Rosie O'Donnell posed for this photo with The View producer Jennifer Shepard-Brookman during better times. Brookman posted it on her Facebook page.

Rosie O’Donnell posed for this photo with The View producer Jennifer Shepard-Brookman during better times. Brookman posted it on her Facebook page.

Rosie O’Donnell’s short return run on ABC’s “The View,” produced more back stage drama than she did on the show, and that’s saying a lot. A producer reportedly was fired after a shouting match with O’Donnell that she appeared, in part, to have instigated.

Jennifer Shepard-Brookman, who has worked as a producer on the show for eight years, was initially suspended weeks ago then fired last week, according to The New York Post’sPage Six” gossip column.

Shepard-Brookman was reportedly “profoundly and publicly disrespectful” to O’Donnell during a staff meeting in February. After an internal review, her suspension led to her termination over the incident.

The odd twist in the story is that Rosie appeared to invite the criticism. When O’Donnell supposedly heard Shepard-Brookman talking about her in a low voice during the meeting, she confronted her.

“If you have something to say, say it to my face!” Rosie reportedly bellowed.

So Shepard-Brookman did. One thing led to another and before long the two were engaged in a shouting match, according to the report.

Although the news report was lacking in details as to what was said, O’Donnell and other staff members complained about the producer to ABC’s human relations department.

What’s chilling about the whole incident is the response from an inside source.

“You have to be mindful of your role and the pecking order. Producers cannot be publicly disrespectful to the talent, no matter how much you disagree, the source told the paper. You have to know your place.”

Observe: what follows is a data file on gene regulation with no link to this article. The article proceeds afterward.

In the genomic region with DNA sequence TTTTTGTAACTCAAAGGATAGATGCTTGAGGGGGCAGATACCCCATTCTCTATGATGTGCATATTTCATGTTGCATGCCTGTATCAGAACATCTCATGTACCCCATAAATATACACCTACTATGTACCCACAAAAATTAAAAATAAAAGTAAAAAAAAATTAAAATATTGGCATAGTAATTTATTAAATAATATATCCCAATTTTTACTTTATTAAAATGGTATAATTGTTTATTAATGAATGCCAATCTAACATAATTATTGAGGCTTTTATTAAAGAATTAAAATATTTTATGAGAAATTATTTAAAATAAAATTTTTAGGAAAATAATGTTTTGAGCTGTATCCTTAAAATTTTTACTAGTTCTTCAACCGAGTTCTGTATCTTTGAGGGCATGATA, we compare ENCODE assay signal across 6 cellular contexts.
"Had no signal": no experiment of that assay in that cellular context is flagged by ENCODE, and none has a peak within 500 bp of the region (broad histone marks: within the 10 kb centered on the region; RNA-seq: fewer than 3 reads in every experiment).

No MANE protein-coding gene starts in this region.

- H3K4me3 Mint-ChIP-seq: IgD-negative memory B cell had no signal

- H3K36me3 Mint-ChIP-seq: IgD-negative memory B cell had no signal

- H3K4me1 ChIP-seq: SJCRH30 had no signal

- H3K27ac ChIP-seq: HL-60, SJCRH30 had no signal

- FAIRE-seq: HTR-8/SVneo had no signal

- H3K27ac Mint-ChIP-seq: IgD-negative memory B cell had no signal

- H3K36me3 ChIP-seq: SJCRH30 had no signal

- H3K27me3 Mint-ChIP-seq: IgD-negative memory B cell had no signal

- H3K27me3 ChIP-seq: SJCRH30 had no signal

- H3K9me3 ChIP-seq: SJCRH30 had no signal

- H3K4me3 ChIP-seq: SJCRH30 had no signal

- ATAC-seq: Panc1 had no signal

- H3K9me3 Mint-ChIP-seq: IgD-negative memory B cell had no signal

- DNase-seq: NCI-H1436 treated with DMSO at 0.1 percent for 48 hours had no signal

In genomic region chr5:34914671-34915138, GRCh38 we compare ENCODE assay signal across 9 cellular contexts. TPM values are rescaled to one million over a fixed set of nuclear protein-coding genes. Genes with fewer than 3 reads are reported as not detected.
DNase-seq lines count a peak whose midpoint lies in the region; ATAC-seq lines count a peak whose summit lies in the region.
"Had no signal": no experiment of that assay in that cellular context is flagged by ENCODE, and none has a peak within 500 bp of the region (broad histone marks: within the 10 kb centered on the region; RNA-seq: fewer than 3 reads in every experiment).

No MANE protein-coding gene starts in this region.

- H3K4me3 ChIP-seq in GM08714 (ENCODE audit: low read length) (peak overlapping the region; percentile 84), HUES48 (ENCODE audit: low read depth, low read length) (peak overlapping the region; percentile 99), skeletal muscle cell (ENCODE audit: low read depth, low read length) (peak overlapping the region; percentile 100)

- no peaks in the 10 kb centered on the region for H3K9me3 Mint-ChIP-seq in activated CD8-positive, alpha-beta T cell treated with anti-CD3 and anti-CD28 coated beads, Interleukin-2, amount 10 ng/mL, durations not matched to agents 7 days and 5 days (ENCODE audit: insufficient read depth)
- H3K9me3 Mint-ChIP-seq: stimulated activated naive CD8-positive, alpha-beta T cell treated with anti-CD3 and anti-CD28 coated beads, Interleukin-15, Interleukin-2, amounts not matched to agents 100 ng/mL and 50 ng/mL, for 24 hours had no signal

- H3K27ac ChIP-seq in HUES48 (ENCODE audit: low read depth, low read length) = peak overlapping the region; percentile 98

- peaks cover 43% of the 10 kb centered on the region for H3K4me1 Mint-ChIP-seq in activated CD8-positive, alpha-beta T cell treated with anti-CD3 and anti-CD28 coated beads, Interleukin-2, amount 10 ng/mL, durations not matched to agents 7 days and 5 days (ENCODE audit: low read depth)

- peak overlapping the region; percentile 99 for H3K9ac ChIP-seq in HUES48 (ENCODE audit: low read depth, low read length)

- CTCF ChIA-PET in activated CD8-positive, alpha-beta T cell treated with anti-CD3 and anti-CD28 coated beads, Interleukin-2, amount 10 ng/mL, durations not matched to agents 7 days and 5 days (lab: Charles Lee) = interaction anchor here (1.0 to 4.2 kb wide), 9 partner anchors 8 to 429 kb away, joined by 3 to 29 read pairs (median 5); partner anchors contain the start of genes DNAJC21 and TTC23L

If that’s the mindset when it comes to television talent, no wonder situations arise with on-air stars like NBC news anchor Brian Williams.

Williams lied about his Iraq war experience for more than a decade and no one on his production team ever said anything about it to him or the network.

Instead, he was finally called out and publicly humiliated by the service men who were involved in the incident. Williams claimed he was in a helicopter that was fired on when he was nowhere near combat.

It’s hard to pass judgement without knowing what was said and how it was said, but if producers can’t talk about on-air talent frankly, without fear of being fired, especially on a news-talk show, then we’re all at the mercy of overweening egos.

Last December, O’Donnell touched off a tabloid frenzy after rumors surfaced that she had clashed repeatedly with show host Whoopi Goldberg. Although the reports were denied, Rosie was criticized for attempting to throw her weight around on the show.

Ironically, the blowup involving Shepard-Brookman took place on the eve of O’Donnell’s announcement that she was leaving the show for a second time. Her last show was Feb. 12.

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